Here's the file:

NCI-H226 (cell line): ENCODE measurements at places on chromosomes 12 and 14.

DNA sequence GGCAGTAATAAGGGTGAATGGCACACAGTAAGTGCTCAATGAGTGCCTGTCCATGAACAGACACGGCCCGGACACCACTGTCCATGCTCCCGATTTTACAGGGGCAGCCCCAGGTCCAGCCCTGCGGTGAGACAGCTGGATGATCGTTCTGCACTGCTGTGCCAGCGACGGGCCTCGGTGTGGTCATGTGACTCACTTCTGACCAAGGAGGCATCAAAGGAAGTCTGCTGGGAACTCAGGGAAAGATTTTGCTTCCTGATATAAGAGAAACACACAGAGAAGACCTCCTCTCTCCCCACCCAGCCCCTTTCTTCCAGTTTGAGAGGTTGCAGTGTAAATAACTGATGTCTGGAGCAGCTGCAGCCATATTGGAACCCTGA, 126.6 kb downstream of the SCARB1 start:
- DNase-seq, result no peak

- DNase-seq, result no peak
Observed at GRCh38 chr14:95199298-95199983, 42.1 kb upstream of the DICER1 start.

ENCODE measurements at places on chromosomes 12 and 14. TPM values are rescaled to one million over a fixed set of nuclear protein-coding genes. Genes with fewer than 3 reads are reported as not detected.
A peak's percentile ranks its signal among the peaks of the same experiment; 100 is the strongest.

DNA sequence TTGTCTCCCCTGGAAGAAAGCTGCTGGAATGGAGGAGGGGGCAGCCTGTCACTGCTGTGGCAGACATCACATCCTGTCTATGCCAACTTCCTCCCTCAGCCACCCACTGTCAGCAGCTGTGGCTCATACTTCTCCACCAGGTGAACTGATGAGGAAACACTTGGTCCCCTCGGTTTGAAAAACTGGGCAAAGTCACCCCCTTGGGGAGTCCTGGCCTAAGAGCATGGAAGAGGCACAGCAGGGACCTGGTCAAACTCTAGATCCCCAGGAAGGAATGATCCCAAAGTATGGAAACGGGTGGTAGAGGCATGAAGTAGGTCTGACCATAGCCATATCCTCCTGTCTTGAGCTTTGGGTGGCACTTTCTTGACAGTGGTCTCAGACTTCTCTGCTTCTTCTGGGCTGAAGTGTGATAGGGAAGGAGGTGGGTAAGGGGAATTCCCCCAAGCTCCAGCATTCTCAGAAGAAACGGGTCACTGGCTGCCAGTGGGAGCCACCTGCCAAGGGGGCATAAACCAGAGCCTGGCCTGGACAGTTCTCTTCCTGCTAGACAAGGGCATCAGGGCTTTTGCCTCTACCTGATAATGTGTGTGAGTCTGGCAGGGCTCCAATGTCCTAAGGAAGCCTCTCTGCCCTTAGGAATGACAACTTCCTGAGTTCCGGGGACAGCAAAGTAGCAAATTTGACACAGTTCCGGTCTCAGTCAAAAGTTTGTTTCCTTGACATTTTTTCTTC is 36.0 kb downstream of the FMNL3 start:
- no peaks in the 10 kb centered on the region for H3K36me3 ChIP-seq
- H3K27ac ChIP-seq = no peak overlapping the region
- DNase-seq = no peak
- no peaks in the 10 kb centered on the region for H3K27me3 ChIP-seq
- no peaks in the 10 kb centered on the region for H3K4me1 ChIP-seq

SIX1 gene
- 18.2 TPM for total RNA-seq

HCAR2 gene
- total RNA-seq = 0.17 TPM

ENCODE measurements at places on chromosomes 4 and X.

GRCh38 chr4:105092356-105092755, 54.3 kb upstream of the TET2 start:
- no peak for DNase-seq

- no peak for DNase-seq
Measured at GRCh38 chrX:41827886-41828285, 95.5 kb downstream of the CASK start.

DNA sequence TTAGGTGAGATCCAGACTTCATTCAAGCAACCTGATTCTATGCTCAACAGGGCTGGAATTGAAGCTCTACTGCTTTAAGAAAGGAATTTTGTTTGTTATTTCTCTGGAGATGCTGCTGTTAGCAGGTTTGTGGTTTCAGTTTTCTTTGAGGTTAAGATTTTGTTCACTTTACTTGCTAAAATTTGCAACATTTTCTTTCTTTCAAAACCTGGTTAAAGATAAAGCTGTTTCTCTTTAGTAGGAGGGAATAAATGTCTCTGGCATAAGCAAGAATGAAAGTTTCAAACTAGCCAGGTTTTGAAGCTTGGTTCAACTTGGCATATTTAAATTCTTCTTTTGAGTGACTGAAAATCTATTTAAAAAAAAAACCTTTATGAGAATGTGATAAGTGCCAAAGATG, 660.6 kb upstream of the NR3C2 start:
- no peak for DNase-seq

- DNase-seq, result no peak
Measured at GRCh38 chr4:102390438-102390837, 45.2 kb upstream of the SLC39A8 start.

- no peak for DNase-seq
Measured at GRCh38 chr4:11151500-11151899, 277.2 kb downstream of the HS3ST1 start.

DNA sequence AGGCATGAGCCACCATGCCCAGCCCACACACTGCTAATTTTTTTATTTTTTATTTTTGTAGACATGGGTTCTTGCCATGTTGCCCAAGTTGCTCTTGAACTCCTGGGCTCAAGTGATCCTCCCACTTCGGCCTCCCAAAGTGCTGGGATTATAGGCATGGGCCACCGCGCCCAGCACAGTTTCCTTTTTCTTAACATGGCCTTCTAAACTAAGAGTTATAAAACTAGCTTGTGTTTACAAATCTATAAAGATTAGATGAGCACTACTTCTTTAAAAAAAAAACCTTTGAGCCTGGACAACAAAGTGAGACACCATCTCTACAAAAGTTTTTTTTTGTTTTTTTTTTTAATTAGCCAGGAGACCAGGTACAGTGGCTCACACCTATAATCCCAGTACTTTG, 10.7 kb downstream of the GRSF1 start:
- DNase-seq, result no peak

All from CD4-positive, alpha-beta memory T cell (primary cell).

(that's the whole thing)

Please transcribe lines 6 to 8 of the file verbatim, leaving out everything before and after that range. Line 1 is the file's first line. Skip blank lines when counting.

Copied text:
ENCODE measurements at places on chromosomes 12 and 14. TPM values are rescaled to one million over a fixed set of nuclear protein-coding genes. Genes with fewer than 3 reads are reported as not detected.
A peak's percentile ranks its signal among the peaks of the same experiment; 100 is the strongest.

DNA sequence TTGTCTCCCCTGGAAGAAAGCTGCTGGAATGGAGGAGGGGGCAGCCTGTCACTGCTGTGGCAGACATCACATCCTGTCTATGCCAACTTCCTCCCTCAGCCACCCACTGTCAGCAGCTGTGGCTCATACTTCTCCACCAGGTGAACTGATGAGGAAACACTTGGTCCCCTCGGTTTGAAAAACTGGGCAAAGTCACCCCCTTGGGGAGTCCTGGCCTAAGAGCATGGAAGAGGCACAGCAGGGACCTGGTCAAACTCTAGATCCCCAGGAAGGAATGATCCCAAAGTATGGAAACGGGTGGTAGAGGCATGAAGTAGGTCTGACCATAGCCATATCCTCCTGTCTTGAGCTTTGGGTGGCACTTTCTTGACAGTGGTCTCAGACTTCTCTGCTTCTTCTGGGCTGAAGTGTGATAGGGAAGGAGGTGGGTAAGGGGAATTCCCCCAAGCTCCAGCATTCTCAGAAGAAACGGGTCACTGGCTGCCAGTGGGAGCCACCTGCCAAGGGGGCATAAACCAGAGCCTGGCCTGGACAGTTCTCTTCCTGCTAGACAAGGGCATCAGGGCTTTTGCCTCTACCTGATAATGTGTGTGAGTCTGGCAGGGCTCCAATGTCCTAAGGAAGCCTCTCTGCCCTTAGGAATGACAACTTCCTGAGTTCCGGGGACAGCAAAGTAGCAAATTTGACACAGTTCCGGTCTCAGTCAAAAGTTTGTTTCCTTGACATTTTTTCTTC is 36.0 kb downstream of the FMNL3 start: